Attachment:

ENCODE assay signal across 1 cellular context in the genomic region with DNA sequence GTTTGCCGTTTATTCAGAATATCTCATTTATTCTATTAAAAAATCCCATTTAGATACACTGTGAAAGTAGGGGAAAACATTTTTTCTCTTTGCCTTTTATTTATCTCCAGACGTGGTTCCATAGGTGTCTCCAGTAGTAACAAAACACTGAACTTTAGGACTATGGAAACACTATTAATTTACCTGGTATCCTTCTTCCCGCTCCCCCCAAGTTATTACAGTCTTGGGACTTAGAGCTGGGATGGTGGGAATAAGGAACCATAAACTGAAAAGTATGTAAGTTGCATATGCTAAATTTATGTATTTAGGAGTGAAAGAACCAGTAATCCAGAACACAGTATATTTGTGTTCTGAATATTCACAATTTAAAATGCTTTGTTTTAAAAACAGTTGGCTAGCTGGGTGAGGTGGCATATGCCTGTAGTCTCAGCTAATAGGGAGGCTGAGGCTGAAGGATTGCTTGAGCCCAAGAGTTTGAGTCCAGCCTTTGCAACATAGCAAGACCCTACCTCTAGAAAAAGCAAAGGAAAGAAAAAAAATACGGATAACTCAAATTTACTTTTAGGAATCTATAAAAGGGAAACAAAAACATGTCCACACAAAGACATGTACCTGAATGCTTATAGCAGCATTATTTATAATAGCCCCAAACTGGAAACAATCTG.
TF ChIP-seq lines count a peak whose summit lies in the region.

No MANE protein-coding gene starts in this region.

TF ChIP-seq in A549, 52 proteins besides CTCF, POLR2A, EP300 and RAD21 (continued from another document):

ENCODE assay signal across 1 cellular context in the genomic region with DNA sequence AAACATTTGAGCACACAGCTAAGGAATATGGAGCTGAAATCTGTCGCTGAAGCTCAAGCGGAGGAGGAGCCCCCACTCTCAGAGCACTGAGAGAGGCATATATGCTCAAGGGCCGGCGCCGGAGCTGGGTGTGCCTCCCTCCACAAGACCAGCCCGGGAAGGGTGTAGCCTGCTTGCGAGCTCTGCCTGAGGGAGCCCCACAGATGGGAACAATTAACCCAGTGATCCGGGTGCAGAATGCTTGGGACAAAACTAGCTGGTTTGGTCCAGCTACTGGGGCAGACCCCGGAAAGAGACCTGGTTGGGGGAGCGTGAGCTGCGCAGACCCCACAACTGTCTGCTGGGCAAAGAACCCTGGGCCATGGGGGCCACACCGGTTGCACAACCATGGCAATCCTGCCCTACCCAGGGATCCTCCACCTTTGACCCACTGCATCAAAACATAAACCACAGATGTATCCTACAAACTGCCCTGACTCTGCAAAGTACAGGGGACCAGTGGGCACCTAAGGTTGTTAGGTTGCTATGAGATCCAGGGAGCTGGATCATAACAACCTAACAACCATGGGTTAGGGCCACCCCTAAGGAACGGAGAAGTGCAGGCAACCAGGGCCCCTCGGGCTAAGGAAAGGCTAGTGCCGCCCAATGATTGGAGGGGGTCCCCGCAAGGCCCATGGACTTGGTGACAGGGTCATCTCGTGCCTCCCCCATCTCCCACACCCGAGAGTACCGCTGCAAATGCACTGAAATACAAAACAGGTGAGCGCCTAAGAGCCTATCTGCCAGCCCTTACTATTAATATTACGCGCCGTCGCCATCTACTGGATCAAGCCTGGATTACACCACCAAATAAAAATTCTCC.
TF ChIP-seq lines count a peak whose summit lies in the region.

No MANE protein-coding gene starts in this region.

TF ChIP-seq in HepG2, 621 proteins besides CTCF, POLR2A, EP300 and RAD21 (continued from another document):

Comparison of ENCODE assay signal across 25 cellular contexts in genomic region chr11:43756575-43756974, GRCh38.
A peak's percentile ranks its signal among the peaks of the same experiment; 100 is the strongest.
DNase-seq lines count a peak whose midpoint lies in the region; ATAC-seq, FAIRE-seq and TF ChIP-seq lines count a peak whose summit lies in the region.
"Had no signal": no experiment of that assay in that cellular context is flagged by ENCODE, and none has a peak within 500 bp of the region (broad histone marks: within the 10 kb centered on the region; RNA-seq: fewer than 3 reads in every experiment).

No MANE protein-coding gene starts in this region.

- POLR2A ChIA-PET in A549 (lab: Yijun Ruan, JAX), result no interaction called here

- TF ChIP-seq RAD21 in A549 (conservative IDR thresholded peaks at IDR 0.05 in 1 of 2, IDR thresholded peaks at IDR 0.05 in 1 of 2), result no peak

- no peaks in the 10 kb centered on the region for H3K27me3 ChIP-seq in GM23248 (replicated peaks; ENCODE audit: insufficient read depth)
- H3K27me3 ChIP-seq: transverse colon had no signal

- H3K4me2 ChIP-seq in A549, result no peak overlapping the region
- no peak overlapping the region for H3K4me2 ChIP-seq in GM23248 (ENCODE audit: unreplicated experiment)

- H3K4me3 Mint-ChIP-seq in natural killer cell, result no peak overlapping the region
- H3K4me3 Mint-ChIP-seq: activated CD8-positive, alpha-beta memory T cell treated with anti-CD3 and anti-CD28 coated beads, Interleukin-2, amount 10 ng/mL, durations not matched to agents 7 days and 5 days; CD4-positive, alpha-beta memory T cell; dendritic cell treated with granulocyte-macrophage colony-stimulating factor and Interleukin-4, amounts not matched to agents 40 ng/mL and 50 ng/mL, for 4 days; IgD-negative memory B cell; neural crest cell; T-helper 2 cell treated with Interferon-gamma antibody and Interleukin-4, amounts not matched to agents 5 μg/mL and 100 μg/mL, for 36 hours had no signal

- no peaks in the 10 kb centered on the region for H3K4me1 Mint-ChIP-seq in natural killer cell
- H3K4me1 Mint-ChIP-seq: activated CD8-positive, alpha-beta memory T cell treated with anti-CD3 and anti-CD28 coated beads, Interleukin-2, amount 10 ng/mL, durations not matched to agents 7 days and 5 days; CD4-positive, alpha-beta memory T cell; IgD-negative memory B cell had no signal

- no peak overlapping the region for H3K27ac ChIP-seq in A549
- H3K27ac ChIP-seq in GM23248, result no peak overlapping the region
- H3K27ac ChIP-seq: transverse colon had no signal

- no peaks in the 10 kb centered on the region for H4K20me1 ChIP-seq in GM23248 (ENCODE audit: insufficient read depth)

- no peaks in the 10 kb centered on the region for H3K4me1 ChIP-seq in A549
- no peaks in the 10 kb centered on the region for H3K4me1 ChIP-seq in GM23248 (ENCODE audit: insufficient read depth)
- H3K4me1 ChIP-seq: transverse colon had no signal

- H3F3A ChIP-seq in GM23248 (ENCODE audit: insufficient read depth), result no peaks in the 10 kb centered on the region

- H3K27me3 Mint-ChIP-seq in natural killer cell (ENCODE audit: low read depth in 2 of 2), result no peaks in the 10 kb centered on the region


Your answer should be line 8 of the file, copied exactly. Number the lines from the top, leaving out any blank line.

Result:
TF ChIP-seq in HepG2, 621 proteins besides CTCF, POLR2A, EP300 and RAD21 (continued from another document):